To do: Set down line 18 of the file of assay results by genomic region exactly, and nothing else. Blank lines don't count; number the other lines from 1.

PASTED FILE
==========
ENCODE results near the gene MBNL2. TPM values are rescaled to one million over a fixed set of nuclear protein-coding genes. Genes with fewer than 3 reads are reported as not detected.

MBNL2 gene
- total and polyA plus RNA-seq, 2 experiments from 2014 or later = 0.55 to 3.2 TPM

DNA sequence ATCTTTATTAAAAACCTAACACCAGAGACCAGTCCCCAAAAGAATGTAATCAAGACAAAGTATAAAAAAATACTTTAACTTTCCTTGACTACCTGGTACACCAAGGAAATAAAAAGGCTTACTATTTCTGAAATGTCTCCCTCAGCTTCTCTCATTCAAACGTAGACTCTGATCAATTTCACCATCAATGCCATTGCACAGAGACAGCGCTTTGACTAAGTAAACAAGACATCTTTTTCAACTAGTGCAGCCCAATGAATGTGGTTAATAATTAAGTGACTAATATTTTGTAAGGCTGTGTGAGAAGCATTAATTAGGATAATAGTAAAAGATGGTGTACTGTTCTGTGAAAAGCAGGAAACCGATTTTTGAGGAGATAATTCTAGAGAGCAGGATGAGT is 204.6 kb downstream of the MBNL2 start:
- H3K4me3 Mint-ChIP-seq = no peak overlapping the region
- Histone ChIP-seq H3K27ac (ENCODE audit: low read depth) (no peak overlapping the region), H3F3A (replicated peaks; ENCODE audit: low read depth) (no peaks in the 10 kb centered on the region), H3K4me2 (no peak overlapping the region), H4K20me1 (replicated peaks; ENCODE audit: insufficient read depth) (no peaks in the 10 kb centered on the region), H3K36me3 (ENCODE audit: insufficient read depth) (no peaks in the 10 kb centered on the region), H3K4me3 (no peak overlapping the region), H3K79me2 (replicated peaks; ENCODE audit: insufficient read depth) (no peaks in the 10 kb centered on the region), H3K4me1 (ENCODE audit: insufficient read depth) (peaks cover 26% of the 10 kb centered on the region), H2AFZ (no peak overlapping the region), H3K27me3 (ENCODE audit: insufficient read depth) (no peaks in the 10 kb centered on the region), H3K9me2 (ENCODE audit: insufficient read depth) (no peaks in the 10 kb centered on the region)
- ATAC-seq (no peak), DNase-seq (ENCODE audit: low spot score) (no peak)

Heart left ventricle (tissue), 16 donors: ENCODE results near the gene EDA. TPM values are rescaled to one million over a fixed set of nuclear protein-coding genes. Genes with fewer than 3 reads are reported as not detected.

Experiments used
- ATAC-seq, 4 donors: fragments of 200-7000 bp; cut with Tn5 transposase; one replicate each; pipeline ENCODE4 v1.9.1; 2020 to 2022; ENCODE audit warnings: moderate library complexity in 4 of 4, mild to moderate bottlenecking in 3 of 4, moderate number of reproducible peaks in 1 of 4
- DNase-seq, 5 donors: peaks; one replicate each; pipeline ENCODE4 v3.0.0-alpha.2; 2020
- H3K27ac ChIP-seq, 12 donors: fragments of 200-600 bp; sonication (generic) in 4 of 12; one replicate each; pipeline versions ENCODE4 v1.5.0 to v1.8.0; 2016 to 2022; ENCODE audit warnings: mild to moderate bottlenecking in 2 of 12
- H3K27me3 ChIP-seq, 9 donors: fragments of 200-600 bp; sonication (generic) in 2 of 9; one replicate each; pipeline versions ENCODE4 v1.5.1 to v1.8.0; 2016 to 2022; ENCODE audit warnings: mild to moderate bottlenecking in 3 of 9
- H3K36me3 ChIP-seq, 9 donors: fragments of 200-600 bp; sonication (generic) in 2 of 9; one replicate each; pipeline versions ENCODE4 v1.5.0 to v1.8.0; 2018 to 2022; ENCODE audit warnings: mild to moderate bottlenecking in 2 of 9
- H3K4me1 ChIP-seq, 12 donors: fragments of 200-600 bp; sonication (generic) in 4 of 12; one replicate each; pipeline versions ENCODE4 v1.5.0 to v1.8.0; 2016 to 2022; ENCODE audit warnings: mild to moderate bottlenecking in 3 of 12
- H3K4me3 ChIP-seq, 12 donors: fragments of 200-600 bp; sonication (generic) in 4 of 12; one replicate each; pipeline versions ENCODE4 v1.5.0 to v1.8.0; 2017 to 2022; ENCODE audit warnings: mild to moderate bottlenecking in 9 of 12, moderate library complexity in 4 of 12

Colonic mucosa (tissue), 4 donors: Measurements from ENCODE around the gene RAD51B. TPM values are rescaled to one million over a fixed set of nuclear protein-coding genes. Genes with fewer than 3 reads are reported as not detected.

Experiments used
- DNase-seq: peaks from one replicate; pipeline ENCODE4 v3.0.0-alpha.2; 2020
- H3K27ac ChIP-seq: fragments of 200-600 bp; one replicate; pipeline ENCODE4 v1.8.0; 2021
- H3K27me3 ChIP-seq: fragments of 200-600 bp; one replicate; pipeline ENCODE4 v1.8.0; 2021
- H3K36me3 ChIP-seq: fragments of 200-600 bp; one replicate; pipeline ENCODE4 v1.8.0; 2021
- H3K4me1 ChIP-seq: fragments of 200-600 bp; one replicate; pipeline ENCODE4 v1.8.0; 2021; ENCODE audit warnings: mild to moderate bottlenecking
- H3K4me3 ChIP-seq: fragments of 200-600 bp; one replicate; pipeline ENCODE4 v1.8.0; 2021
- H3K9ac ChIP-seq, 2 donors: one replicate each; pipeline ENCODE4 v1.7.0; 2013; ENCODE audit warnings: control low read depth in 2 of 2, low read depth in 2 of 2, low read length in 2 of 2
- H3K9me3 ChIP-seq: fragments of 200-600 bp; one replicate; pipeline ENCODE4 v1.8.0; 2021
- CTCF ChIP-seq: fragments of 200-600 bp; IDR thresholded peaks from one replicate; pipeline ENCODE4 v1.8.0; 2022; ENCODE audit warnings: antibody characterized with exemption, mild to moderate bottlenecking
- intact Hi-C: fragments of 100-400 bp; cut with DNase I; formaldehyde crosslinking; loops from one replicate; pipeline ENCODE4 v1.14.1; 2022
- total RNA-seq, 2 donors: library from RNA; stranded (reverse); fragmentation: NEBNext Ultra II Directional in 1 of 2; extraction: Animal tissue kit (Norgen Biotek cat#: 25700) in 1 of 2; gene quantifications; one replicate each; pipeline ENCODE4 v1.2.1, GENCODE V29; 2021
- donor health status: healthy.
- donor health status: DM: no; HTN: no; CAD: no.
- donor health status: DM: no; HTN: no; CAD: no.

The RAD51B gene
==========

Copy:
Experiments used